British Steam merchant
|Type:||Steam merchant (CAM)|
|Completed||1941 - William Hamilton & Co Ltd, Port Glasgow|
|Owner||Counties Ship Management Co Ltd, London|
|Date of attack||2 Jun 1941||Nationality: British|
|Fate||Sunk by U-108 (Klaus Scholtz)|
|Position||48° 50'N, 29° 00'W - Grid BD 3815|
|Complement||51 (4 dead and 47 survivors).|
|Route||Belfast (29 May) - Halifax|
|History||Completed in May 1941 as the first CAM ship for the Admiralty (this was also the only CAM ship sponsored by the Royal Navy, the others were sponsored by the Royal Air Force). On 18 May, the first trial launch from a CAM ship was also made from her lying at anchor in Belfast Lough with Sea Hurricane 9215 (pilot SubLt M. Birrell, FAA). |
|Notes on event|
At 20.43 hours on 2 June 1941 the Michael E. (Master Murdo MacLeod), dispersed on 1 June from convoy OB-327, was hit on the port side at the after end of #5 hold by one of two torpedoes from U-108 while steaming on a non-evasive course at 10 knots in hazy weather about 700 miles southwest of Cape Clear. Two hours earlier, the U-boat had spotted three ships from the dispersed convoy and decided to attack the second one at dusk. The explosion opened a large hole in the port side and the upper deck, blew the hatch covers onto the top deck and broke the shaft which stopped the engines immediately. After sending a distress signal and discussing the possibility of launching the Hurricane fighter from its catapult, the crew of 35, four gunners (the ship was armed with one 4in, one 12pdr and four machine guns) and twelve FAA personnel, including two pilots and a fighter direction officer (FDO), began to abandon ship in four lifeboats as the ship quickly settled by the stern without a list. The torpedo had hit underneath the mess used by the naval ratings, killing two and wounding twelve others, three of them seriously. At 22.21 hours, the ship sank vertically by the stern. The U-boat surfaced shortly afterwards and questioned the survivors in each lifeboat before leaving.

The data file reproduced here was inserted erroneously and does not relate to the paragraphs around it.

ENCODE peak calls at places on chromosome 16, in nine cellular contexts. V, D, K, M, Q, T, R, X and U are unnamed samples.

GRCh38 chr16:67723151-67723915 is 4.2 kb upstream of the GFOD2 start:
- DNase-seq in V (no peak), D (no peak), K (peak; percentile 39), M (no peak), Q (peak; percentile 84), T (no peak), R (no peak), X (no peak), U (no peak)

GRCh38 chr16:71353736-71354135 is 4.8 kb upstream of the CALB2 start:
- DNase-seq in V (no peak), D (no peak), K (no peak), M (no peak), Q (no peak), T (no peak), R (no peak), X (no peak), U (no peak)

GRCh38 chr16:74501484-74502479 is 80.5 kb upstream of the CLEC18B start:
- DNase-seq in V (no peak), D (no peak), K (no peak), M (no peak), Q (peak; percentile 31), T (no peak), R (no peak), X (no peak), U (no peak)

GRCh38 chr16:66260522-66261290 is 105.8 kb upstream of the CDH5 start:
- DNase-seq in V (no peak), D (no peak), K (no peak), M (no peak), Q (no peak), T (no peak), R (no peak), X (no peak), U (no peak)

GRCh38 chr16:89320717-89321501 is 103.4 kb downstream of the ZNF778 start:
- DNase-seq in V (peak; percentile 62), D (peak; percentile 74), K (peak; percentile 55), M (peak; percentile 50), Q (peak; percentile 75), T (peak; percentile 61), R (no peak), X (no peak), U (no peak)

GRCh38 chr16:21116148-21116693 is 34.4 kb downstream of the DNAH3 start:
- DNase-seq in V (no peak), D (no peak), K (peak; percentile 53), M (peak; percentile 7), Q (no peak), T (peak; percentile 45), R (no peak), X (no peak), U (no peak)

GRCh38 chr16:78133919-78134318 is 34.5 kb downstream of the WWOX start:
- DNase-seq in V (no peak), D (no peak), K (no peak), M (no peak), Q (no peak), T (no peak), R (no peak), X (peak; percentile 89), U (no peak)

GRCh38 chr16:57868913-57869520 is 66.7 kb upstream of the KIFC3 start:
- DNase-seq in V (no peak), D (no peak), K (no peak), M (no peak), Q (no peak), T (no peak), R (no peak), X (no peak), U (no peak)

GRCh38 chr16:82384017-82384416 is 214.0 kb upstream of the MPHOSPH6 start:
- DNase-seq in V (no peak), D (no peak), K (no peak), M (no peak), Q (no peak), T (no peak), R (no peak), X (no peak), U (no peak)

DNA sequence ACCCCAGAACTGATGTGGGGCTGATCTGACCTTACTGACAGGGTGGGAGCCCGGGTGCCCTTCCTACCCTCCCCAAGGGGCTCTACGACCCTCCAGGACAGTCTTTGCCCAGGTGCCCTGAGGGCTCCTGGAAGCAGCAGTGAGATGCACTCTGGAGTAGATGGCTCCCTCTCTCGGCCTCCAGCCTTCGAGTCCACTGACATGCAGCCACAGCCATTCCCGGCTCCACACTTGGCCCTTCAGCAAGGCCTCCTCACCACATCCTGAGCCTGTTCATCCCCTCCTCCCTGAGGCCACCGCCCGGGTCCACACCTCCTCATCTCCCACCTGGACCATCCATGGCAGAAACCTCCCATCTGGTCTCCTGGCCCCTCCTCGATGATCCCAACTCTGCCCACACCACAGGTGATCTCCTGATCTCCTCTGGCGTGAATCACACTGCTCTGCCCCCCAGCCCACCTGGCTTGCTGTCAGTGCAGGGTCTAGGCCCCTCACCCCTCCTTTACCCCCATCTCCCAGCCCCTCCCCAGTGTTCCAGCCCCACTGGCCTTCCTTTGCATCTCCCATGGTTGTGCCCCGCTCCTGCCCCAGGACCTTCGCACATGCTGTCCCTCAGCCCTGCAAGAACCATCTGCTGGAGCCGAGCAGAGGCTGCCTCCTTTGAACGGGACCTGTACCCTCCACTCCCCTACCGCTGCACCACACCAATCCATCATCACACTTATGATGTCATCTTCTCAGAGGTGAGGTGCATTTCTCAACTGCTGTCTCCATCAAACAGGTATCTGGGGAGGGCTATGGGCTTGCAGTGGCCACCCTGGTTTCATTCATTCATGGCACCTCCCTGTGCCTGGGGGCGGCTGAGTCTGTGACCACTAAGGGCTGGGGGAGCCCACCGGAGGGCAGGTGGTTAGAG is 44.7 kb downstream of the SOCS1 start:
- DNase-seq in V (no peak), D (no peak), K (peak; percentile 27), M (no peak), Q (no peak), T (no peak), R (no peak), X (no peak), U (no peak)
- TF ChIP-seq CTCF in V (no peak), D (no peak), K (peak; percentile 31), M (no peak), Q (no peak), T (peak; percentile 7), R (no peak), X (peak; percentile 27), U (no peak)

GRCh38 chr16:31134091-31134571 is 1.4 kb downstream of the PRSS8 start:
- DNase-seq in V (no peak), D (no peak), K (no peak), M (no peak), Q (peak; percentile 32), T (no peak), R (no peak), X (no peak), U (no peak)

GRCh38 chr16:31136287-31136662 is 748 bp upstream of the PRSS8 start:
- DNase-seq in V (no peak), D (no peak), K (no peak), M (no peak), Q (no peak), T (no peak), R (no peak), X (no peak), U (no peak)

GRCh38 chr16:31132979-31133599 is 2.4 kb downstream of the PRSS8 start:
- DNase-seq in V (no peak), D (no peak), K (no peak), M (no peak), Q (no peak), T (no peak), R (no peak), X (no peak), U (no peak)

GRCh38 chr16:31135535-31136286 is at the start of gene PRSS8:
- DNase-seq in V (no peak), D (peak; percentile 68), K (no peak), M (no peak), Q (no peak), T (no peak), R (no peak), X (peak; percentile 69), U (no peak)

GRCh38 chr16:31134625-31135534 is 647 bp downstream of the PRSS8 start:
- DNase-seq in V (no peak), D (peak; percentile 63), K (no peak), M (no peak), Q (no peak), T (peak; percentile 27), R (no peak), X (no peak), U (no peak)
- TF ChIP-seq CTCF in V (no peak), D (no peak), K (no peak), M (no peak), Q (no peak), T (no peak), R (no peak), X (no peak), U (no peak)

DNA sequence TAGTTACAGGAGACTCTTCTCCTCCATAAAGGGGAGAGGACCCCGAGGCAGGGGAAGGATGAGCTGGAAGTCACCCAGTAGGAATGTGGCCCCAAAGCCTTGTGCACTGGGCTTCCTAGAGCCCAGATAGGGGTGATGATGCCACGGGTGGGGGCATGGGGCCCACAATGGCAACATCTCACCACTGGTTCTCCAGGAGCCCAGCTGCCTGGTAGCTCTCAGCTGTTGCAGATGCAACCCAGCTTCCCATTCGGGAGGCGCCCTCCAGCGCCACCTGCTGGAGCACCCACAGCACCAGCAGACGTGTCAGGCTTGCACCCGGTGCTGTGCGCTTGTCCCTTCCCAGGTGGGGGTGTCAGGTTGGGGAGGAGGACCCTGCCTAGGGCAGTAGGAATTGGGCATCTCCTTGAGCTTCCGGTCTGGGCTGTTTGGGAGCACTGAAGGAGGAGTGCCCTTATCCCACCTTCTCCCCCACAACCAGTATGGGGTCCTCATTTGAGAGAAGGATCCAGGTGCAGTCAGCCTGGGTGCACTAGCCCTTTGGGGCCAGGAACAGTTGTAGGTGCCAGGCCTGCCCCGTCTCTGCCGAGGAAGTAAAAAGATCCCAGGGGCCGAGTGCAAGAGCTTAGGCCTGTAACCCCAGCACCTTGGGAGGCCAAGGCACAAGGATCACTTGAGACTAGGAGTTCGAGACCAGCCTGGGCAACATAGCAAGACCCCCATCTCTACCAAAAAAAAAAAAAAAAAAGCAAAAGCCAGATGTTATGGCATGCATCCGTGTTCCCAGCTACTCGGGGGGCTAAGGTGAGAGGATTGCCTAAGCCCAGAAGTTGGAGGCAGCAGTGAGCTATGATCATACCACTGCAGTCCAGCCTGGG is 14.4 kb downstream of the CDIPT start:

The boats then set sail and two of them were spotted by Alcinous, the ship of the convoy commodore from the dispersed convoy OB-328, in the afternoon on 3 June in 49°46N/27°42W. The ship picked up the occupants and afterwards searched for the other two boats, locating them about 5 miles away. However, a crew member died of injuries and was buried at sea on 9 June. On 10 June, the survivors were landed at Halifax and the injured men were taken to a hospital where an air fitter died of injuries later that day.
|On board||We have details of 51 people who were on board.|
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